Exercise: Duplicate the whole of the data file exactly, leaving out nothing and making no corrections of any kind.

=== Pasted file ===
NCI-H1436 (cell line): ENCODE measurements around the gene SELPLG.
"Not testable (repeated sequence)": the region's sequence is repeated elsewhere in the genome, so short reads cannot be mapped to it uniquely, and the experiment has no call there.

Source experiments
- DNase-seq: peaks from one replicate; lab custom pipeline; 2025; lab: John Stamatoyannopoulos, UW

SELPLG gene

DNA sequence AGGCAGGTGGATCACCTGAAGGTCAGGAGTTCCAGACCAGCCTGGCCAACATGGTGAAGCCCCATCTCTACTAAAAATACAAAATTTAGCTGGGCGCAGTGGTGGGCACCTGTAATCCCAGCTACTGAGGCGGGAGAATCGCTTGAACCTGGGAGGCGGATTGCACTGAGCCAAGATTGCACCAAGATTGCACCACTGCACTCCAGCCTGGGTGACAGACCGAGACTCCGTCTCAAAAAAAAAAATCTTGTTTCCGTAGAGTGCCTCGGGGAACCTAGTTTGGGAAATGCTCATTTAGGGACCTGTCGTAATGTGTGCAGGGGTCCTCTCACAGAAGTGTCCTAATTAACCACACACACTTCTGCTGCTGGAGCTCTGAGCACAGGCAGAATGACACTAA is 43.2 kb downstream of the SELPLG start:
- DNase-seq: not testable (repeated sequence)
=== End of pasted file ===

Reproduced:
NCI-H1436 (cell line): ENCODE measurements around the gene SELPLG.
"Not testable (repeated sequence)": the region's sequence is repeated elsewhere in the genome, so short reads cannot be mapped to it uniquely, and the experiment has no call there.

Source experiments
- DNase-seq: peaks from one replicate; lab custom pipeline; 2025; lab: John Stamatoyannopoulos, UW

SELPLG gene

DNA sequence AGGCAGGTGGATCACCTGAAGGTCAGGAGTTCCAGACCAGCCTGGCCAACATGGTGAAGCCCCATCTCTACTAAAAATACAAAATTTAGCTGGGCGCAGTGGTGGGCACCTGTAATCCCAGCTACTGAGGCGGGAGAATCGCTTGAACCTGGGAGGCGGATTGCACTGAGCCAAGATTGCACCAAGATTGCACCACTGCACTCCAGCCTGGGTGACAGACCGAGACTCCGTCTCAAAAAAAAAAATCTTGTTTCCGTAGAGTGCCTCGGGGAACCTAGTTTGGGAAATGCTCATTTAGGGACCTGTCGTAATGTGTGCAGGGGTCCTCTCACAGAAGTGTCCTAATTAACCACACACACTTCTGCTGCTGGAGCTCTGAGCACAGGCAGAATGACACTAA is 43.2 kb downstream of the SELPLG start:
- DNase-seq: not testable (repeated sequence)